Word choice, denotation and connotation
Word choice refers to the poet's poetic diction. In Dover Beach', Matthew Arnold uses formal diction. He chose his words carefully. When he says that the world does not give us love', he means that the world lacks imagination and can know very little about time past, which is crystallized in ancient literature like a leaf in amber, knowledge of which is an essential precondition for love. He does not mean that love does not exist, but that it comes only from a partner who, unlike the world can share the exquisite perception and resolution such as he describes in Dover Beach'.
For the word choice of his work, the repetition of neither' and nor' in this stanza produces a series of denials, for neither joy, nor love, nor light, nor certitude, nor peace, nor help for pain (line 33 -34). If none of these basic human values exist, it raises the question of what remains at all. His usage of these words provides us with a very depressing image of the world.
Arnold uses some denotation in Dover Beach';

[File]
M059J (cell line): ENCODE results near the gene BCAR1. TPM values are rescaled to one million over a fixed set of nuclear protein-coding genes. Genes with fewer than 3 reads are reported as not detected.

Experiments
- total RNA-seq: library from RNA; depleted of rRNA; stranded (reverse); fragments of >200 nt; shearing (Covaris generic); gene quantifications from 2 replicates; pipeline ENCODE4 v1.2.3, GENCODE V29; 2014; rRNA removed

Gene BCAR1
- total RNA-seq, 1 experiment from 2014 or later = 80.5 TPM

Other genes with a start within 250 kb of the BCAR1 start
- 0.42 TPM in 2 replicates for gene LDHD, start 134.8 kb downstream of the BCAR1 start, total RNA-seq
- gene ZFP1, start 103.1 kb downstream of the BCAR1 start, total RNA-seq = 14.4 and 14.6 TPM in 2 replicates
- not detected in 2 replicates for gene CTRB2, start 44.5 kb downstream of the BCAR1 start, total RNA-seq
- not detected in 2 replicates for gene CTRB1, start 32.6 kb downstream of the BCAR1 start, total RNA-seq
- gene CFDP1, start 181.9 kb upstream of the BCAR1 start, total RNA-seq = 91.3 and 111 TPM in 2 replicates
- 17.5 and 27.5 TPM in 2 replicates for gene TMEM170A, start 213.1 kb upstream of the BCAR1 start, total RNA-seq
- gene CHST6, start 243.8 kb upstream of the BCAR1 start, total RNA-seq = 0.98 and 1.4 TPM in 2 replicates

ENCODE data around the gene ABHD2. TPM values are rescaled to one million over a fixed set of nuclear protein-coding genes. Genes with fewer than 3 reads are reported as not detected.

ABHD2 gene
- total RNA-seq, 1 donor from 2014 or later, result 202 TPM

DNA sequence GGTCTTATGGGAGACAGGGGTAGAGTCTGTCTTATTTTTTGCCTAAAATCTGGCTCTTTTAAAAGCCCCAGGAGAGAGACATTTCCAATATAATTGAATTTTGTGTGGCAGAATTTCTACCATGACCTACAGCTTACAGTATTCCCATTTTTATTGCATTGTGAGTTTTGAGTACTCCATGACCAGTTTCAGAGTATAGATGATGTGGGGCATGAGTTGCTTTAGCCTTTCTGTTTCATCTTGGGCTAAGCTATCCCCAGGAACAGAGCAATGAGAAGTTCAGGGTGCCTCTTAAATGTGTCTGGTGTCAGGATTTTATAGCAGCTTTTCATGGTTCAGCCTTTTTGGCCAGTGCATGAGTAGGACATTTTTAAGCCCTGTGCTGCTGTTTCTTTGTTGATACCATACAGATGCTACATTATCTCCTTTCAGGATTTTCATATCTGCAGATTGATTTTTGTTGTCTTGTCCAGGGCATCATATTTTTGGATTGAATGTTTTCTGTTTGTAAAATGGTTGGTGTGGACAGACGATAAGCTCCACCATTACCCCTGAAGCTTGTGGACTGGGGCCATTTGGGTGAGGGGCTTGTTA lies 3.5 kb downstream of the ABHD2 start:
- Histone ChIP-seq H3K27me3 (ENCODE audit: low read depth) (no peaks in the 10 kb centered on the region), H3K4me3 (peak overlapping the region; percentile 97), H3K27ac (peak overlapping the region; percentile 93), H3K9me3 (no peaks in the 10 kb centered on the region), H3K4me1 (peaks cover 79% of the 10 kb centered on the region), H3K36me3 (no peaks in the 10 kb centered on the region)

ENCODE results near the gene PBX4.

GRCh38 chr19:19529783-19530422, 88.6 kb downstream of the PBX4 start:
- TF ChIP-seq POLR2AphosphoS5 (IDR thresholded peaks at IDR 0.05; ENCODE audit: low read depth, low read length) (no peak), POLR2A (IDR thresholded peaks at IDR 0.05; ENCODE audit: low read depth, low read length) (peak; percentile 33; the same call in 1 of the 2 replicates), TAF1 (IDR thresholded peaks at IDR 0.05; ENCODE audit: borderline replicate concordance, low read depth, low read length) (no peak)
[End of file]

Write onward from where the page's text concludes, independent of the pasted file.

Straits (line 3) a narrow area of water that loins two larger areas of water. In the poem, it refers to the Straits of Dover, i.e. the sea between Dover and Calais, about twenty miles across separating the English Channel from the North Sea. 2.)
Girdle (line 23) an item of ladies undergarment. In the poem. Arnold happily embellishes his lofty meditation with a delicate allusion to be Symposium of Plato. 3.)
Melancholy (line 23) - mainly literary and of the feeling of sadness and of being without hope. 4.)
Shingle (line 28) small stones on a beach. In the poem, it refers to pebbles beach, originating form Scandinavian word. 5.)
Darkling (line 35) darkened or darkening; poesy for in the dark'. Dating as far back to Shakespearean period.
Basically, connotation refers to the images or feelings that a word suggests to us in our mind. Example in the poem is in line 7 to 9 of the word only'
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